#HillarySoProgressive she supports marriage between commercial and investment banks— Jason Carey (@jcareybsw) February 4, 2016
Other images popped up as well, like this fake Bill Clinton and Al Gore Confederate flag 1992 campaign button, implying the Clinton name has never been progressive.
#HillarySoProgressive pic.twitter.com/WQemtyIL8P— DJ (@Dj12gauge00) February 4, 2016
What Clinton says in response to all of this
At the first Democratic primary debate in October, Clinton was asked a version of this question, wondering whether she would call herself a moderate or a progressive. At the time, she said, "I'm a progressive, but I'm a progressive that likes to get things done." (She repeated this line when Anderson Cooper asked her about it on Wednesday.)
Clinton has been arguing that you can be both — and in order to get anything done in Washington, you have to be. She made this clear in Iowa, talking to a crowd about the importance of keeping the Affordable Care Act.
"People who have health emergencies can't wait for us to have a theoretical debate about some better idea that will never, ever come to pass," she said.
In an interview with Chris Matthews on MSNBC's Hardball Tuesday, Clinton again made an argument for political centrism:
We've got to get back to the middle. We've got to get back to the big center and solving problems. That's how we make progress in America.
I'm proud to be in a line of Democratic presidents who just got in there and fought it out … I know how hard it is, and I totally appreciate how exciting it can be to be involved in a campaign that really just puts out these great big ideas.
But I want folks to just stop and think, no matter what age you are, okay, we agree on getting the economy going. We agree on raising income. We agree on combatting climate change. We agree on universal health care. Who has the track record? Who's got things done? Who can actually produce the results you want for you and your family and for our country?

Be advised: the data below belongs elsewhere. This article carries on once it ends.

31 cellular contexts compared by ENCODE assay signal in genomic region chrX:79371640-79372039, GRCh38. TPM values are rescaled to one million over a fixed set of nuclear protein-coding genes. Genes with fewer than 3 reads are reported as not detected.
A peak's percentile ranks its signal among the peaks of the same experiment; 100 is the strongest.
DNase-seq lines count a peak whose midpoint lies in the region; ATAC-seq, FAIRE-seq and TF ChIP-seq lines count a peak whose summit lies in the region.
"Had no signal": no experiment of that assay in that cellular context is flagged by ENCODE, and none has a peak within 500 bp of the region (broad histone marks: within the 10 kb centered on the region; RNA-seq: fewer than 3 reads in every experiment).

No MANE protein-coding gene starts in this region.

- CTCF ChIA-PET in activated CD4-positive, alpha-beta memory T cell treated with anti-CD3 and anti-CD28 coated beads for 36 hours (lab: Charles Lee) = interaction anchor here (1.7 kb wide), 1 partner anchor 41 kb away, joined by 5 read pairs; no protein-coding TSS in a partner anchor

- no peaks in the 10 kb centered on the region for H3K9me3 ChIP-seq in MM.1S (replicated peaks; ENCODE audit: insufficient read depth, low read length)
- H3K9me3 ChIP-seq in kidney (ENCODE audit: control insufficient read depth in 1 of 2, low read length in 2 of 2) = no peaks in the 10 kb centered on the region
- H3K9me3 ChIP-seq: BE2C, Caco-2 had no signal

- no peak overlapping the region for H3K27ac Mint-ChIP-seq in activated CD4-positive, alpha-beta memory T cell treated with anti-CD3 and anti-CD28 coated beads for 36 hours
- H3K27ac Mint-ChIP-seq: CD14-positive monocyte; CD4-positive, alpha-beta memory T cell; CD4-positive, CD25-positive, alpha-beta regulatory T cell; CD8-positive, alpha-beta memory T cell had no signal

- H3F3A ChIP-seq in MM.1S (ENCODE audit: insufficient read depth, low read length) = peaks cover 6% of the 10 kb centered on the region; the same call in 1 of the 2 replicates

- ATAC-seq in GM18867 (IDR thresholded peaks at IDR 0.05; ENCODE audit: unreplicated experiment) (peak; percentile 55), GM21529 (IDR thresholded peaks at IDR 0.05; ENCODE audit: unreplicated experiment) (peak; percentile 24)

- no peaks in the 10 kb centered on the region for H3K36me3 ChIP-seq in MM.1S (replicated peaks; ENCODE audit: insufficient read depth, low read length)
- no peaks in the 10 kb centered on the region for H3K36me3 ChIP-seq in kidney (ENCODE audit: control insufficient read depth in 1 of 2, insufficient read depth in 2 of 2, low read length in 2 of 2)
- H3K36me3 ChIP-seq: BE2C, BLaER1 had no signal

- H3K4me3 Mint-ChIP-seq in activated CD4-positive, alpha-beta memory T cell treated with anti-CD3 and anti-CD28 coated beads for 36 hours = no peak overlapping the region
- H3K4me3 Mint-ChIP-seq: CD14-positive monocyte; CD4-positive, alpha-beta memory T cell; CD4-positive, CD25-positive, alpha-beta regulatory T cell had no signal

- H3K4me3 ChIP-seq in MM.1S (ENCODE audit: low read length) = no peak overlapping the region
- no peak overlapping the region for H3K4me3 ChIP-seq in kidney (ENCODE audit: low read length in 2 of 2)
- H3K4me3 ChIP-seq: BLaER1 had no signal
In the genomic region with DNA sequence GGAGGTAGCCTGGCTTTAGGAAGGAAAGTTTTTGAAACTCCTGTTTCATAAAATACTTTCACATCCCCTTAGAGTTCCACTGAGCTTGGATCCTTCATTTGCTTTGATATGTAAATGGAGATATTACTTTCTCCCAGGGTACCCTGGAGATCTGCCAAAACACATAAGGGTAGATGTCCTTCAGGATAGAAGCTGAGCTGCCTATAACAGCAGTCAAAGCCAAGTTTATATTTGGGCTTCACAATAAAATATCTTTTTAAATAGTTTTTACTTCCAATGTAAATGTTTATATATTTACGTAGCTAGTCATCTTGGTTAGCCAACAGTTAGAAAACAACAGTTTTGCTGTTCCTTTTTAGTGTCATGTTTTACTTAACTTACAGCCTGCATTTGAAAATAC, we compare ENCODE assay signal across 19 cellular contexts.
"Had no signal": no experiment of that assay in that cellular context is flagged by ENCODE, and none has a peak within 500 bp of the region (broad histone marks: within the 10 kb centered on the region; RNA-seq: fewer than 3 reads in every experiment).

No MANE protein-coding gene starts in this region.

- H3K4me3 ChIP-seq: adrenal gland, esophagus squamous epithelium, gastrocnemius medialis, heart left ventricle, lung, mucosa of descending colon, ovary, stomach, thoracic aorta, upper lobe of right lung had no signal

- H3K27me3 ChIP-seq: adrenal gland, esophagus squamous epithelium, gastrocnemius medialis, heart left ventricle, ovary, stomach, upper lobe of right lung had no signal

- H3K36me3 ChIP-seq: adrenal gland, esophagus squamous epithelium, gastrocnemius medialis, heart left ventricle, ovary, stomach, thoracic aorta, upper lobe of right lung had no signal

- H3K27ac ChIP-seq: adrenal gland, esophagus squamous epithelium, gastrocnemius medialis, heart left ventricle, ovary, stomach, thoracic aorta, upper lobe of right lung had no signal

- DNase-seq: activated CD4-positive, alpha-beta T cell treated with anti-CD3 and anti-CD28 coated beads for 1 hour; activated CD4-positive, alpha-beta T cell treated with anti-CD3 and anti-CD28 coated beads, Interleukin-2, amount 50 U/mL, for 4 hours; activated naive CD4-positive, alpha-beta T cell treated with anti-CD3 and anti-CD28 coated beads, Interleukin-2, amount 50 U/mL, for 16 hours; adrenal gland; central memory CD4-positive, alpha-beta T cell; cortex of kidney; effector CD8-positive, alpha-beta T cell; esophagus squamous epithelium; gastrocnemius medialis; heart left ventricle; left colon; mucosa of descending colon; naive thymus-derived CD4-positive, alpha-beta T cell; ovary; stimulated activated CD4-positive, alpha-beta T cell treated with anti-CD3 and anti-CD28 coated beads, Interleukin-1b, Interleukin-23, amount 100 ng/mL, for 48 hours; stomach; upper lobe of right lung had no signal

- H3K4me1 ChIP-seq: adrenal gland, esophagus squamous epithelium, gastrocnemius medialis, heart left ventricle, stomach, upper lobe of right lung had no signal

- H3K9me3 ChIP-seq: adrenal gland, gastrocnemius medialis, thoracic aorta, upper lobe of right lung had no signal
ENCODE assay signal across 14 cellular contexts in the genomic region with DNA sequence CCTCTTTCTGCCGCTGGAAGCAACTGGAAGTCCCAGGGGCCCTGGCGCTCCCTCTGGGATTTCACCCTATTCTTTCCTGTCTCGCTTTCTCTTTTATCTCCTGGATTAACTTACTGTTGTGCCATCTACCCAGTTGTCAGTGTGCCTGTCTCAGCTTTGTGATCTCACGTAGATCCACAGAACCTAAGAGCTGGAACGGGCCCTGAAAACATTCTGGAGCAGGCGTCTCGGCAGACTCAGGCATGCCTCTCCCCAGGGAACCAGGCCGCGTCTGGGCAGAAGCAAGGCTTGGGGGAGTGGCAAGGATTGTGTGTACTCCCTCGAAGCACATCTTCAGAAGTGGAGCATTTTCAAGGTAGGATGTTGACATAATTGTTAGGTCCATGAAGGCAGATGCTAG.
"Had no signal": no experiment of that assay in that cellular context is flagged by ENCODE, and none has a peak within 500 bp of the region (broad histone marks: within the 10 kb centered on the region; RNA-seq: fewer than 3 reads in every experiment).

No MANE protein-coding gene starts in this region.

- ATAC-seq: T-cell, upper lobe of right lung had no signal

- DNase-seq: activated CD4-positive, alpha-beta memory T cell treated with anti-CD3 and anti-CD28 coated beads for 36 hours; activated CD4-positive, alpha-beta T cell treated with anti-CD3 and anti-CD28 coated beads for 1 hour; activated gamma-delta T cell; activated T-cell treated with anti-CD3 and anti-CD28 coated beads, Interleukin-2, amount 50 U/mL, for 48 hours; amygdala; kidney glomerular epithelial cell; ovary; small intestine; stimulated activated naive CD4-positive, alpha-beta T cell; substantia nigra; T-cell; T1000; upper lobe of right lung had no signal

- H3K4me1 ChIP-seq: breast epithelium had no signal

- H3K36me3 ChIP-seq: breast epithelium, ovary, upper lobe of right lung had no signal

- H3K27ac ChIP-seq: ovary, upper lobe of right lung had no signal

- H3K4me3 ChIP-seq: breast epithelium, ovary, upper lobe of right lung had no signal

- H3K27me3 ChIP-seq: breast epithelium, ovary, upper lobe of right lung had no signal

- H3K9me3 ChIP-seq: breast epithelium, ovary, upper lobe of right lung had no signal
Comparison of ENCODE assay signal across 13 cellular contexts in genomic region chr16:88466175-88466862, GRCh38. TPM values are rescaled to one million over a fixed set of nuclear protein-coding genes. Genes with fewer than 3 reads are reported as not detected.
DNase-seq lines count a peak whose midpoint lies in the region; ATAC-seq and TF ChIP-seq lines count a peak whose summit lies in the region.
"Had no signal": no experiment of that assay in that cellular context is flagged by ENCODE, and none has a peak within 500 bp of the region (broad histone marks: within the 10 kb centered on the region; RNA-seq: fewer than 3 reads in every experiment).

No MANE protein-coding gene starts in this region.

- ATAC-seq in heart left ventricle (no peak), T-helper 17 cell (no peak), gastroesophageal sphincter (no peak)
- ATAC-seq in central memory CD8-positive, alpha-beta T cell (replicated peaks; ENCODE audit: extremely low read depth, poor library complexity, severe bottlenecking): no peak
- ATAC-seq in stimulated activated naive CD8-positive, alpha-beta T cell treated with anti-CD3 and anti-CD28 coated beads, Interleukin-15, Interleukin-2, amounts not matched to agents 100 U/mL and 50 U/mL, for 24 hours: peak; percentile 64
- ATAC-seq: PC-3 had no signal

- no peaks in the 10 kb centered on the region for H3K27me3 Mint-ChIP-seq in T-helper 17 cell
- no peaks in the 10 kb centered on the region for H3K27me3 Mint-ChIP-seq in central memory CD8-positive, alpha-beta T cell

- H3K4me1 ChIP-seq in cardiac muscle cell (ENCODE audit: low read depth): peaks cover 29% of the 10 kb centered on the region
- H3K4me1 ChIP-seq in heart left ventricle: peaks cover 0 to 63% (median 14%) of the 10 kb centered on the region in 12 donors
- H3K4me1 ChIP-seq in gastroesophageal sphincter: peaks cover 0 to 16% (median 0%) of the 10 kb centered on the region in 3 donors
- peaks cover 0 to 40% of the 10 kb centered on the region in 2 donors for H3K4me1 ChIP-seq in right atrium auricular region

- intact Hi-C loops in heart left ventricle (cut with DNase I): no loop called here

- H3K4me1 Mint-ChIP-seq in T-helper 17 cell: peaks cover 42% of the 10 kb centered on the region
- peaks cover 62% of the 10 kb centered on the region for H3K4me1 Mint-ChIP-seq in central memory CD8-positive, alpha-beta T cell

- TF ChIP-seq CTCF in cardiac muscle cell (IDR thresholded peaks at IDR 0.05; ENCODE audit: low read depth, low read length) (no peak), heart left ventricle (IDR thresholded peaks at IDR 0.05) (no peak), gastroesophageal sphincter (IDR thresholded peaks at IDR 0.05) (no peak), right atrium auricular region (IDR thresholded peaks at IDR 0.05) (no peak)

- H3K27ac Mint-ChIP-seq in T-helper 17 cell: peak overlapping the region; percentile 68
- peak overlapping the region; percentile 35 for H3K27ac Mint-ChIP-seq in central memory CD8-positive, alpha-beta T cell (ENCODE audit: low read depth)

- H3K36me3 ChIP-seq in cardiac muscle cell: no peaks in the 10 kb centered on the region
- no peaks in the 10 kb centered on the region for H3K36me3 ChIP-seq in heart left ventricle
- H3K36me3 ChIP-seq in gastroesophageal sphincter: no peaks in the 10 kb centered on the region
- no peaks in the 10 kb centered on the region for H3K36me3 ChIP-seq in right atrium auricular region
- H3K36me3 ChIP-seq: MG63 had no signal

What this means for the campaign moving forward
It's important to think about this argument in context. The candidates are arguing over who is a true progressive because many people in the Democratic primary think of themselves as progressive.
Indeed, LZ Granderson, a commentator for CNN, suggested this could do "serious damage" before the Democratic debate on MSNBC Thursday night.
GOP focused on emails but the #HillarySoProgressive hashtag is doing some serious damage heading into debate— LZ Granderson (@Locs_n_Laughs) February 4, 2016
But while many Democrats identify themselves as liberal (which is often conflated with progressivism, even though they have distinct meanings), most Americans do not.
This means that who can be the truer progressive might be problematic when the winner of the Democratic nomination turns his or her eye to the general election.
Correction: While Photoshop did exist in the 1990s, it's unclear if this button, created by someone outside the Clinton-Gore campaign, used it to make their DIY creation.